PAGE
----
Cuckoo Tracking Project

Cuckoo. Alan McFadyen

Help us follow Cuckoos on migration and discover why they are in decline.

We’ve lost over half the number of Cuckoos in the UK over the last 20 years.

Since 2011 we’ve been satellite-tracking Cuckoos to find out why. We’ve learned lots of vital information which could help us to understand our Cuckoos -  such as how the different routes taken are linked to declines, and some of the pressures they face whilst on migration. But there is still more to discover. We now need to look more closely at how dependent they are on, and how much their migration is linked, to the drought-busting rains of the weather frontal system known as the Inter Tropical Convergence Zone (ITCZ) as they move out of the Congo rainforest and begin to head back to the UK via West Africa.

Follow our Cuckoos as they move to and from Africa.

This project wouldn't have been possible without the amazing support from funders and sponsorsRead more about the project and find out how you can get involved.

We have been able to share our expertise around tracking Cuckoos with other international studies, such as the Beijing Cuckoo Project.

Skill required

  • Follow our Cuckoos on the map below - use the controls to animate or step through their movements.

Cuckoo movements from 01 May 2020 to 14 August 2020

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Cuckoo positions on
 
 
 
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Current Cuckoos

Carlton II the Cuckoo Carlton II the Cuckoo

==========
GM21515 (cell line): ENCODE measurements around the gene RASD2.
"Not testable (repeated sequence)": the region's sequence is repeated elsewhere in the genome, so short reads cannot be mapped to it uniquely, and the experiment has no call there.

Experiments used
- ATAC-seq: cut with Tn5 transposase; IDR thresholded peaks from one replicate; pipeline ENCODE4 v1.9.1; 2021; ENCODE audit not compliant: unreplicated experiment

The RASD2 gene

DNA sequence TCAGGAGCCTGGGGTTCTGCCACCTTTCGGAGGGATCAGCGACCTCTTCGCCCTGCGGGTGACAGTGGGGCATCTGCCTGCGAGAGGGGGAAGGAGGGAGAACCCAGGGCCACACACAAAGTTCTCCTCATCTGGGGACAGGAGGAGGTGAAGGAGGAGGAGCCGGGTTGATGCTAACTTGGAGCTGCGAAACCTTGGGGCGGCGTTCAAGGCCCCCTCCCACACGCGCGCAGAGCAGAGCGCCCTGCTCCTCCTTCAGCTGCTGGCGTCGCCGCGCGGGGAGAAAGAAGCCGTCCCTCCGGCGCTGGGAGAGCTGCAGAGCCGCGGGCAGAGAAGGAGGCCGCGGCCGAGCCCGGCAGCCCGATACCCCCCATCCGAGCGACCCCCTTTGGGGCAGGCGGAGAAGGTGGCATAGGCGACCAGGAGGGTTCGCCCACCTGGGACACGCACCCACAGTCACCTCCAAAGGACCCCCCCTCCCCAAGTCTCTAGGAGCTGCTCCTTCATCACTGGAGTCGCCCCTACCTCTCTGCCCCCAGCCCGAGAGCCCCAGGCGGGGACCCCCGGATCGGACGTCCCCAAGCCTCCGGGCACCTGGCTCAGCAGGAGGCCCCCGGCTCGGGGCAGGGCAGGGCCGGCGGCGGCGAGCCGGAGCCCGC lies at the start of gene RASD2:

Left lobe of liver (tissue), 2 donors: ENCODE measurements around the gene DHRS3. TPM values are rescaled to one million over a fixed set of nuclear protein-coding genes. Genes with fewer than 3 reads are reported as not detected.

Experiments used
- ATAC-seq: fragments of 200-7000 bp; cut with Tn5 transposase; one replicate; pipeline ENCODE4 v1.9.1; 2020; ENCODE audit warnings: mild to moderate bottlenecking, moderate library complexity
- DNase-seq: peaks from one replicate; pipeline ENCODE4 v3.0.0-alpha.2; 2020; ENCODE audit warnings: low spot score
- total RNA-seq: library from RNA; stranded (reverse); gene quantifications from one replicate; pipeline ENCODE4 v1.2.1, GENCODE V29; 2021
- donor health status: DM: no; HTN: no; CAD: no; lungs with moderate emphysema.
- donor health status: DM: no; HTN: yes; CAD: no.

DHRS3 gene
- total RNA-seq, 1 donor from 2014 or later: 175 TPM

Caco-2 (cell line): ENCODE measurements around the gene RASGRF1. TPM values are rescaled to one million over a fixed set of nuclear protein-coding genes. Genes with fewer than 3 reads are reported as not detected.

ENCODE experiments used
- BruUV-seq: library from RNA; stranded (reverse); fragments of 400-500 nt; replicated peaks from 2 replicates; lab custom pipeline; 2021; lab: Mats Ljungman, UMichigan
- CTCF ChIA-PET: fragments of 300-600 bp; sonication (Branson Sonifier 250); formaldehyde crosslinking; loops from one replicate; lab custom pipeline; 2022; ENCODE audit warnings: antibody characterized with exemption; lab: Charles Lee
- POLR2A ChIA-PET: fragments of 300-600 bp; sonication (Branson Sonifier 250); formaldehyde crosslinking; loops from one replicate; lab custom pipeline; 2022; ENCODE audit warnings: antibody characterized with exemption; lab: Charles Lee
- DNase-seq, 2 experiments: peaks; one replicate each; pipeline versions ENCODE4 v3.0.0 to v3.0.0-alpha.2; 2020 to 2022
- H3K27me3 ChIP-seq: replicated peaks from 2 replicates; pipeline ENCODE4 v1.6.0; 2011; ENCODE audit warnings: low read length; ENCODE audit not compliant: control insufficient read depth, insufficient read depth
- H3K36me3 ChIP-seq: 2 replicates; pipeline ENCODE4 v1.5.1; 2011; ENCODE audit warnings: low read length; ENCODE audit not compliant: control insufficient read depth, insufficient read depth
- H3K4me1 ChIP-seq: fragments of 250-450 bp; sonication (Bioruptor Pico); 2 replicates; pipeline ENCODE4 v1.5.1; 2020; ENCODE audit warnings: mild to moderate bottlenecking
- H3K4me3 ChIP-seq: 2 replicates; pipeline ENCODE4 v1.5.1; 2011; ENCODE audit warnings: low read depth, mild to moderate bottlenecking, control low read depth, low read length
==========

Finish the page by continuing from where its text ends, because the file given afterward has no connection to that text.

Carlton II

Status: active
Cuckoo 161318 portrait Cuckoo 161318 map marker

PJ

Status: active
Valentine the Cuckoo Valentine the Cuckoo

Valentine

Status: active

View previously tagged birds

Latest updates

Carlton II edges north

14 Aug 2020
Since our last update Carlton II has moved 45 km (28 miles) north west from his last location near the village of Boimorto to the Fragas do Eume natural park in north-west Spain. He is now in one of the best-preserved riverside Atlantic forests in Europe. 

Valentine in Burkina Faso

14 Aug 2020
Following our last update predicting that Valentine wouldn't be moving again for a while, he of course flew 220 km (138 miles) S-SE towards the border with Burkina Faso. By yesterday evening he had flown a further 67 km (41 miles) east over the border into Burkina Faso. He is now close to the town of Barani in north-western Burkina Faso. Last year, Valentine arrived in Burkina Faso at the end of July and stayed in western Burkina Faso until mid-November.  

PJ nudges east

10 Aug 2020
Since arriving in Mali, Valentine has moved 20 km (12.5 miles) west, towards the Sahel river. He is now 22 km (14 miles) north east of the town of Niono in the Ségou region of Mali. The temperature is currently 31 degrees C and it is the rainy season. In Niono, most rain falls during the 31 days centered around August 13, with an average total accumulation of 5.7 inches. Last year Valentine stayed in west Africa until mid-November so we don't expect him to make any more big movements anytime soon. 

Browse updates from our Cuckoos

Project Lead
Email Contact:
cuckoos@bto.org

Project timeline, contributions & findings

Project timeline

  • 5/11 - First round of five Cuckoos tagged, wintering sites in the Congo identified 
  • 3/12 - Different routes discovered on return journeys
  • 2016 - First scientific paper published on on the routes of our Cuckoos

Support the project

You can help keep this important project going by either giving a donation, becoming a Cuckoo sponsor, or gifting a sponsorship to someone else. We greatly appreciate the support the project has received, allowing us to continue to monitor this endangered species.


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